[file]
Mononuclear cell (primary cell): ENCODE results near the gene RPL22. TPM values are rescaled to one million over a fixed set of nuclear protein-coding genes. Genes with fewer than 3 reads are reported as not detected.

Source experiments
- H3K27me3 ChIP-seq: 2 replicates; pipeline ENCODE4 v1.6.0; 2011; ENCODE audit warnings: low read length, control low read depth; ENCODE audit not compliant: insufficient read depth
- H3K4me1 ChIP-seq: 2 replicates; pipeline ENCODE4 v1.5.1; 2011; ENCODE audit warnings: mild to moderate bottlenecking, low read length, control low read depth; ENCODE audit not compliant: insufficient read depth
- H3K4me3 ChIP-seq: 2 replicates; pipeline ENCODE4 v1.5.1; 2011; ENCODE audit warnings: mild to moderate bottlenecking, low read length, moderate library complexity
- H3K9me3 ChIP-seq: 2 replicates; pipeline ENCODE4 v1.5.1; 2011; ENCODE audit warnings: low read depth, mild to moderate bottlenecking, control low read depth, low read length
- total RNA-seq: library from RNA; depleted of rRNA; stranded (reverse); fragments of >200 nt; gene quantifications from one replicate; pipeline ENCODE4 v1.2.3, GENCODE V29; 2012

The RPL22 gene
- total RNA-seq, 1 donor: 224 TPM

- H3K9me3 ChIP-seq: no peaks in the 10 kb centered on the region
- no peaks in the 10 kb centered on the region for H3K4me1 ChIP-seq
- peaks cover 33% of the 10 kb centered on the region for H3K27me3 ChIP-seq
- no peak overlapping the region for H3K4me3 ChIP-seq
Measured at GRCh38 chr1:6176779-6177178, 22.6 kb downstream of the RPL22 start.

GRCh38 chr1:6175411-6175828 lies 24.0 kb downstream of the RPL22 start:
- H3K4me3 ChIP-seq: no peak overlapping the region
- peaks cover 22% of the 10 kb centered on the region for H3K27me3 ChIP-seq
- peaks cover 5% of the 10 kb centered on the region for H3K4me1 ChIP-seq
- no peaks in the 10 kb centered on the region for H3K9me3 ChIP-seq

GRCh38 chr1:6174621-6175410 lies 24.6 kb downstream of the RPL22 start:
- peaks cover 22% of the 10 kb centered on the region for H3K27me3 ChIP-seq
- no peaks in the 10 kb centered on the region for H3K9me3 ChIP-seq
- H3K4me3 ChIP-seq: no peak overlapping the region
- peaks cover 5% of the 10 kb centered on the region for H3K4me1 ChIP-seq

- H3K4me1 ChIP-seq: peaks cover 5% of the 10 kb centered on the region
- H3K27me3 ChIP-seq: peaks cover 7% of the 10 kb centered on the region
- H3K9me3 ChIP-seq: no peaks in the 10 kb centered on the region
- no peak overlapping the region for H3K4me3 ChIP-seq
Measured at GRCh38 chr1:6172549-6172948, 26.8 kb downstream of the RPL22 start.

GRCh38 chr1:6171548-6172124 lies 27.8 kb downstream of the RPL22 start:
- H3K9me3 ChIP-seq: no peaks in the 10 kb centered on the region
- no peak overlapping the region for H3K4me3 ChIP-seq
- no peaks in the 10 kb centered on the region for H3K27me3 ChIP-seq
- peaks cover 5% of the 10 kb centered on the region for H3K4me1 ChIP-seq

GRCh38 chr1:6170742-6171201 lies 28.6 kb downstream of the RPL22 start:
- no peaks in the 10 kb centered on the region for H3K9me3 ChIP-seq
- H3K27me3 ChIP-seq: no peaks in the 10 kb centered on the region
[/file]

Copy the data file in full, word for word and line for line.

Mononuclear cell (primary cell): ENCODE results near the gene RPL22. TPM values are rescaled to one million over a fixed set of nuclear protein-coding genes. Genes with fewer than 3 reads are reported as not detected.

Source experiments
- H3K27me3 ChIP-seq: 2 replicates; pipeline ENCODE4 v1.6.0; 2011; ENCODE audit warnings: low read length, control low read depth; ENCODE audit not compliant: insufficient read depth
- H3K4me1 ChIP-seq: 2 replicates; pipeline ENCODE4 v1.5.1; 2011; ENCODE audit warnings: mild to moderate bottlenecking, low read length, control low read depth; ENCODE audit not compliant: insufficient read depth
- H3K4me3 ChIP-seq: 2 replicates; pipeline ENCODE4 v1.5.1; 2011; ENCODE audit warnings: mild to moderate bottlenecking, low read length, moderate library complexity
- H3K9me3 ChIP-seq: 2 replicates; pipeline ENCODE4 v1.5.1; 2011; ENCODE audit warnings: low read depth, mild to moderate bottlenecking, control low read depth, low read length
- total RNA-seq: library from RNA; depleted of rRNA; stranded (reverse); fragments of >200 nt; gene quantifications from one replicate; pipeline ENCODE4 v1.2.3, GENCODE V29; 2012

The RPL22 gene
- total RNA-seq, 1 donor: 224 TPM

- H3K9me3 ChIP-seq: no peaks in the 10 kb centered on the region
- no peaks in the 10 kb centered on the region for H3K4me1 ChIP-seq
- peaks cover 33% of the 10 kb centered on the region for H3K27me3 ChIP-seq
- no peak overlapping the region for H3K4me3 ChIP-seq
Measured at GRCh38 chr1:6176779-6177178, 22.6 kb downstream of the RPL22 start.

GRCh38 chr1:6175411-6175828 lies 24.0 kb downstream of the RPL22 start:
- H3K4me3 ChIP-seq: no peak overlapping the region
- peaks cover 22% of the 10 kb centered on the region for H3K27me3 ChIP-seq
- peaks cover 5% of the 10 kb centered on the region for H3K4me1 ChIP-seq
- no peaks in the 10 kb centered on the region for H3K9me3 ChIP-seq

GRCh38 chr1:6174621-6175410 lies 24.6 kb downstream of the RPL22 start:
- peaks cover 22% of the 10 kb centered on the region for H3K27me3 ChIP-seq
- no peaks in the 10 kb centered on the region for H3K9me3 ChIP-seq
- H3K4me3 ChIP-seq: no peak overlapping the region
- peaks cover 5% of the 10 kb centered on the region for H3K4me1 ChIP-seq

- H3K4me1 ChIP-seq: peaks cover 5% of the 10 kb centered on the region
- H3K27me3 ChIP-seq: peaks cover 7% of the 10 kb centered on the region
- H3K9me3 ChIP-seq: no peaks in the 10 kb centered on the region
- no peak overlapping the region for H3K4me3 ChIP-seq
Measured at GRCh38 chr1:6172549-6172948, 26.8 kb downstream of the RPL22 start.

GRCh38 chr1:6171548-6172124 lies 27.8 kb downstream of the RPL22 start:
- H3K9me3 ChIP-seq: no peaks in the 10 kb centered on the region
- no peak overlapping the region for H3K4me3 ChIP-seq
- no peaks in the 10 kb centered on the region for H3K27me3 ChIP-seq
- peaks cover 5% of the 10 kb centered on the region for H3K4me1 ChIP-seq

GRCh38 chr1:6170742-6171201 lies 28.6 kb downstream of the RPL22 start:
- no peaks in the 10 kb centered on the region for H3K9me3 ChIP-seq
- H3K27me3 ChIP-seq: no peaks in the 10 kb centered on the region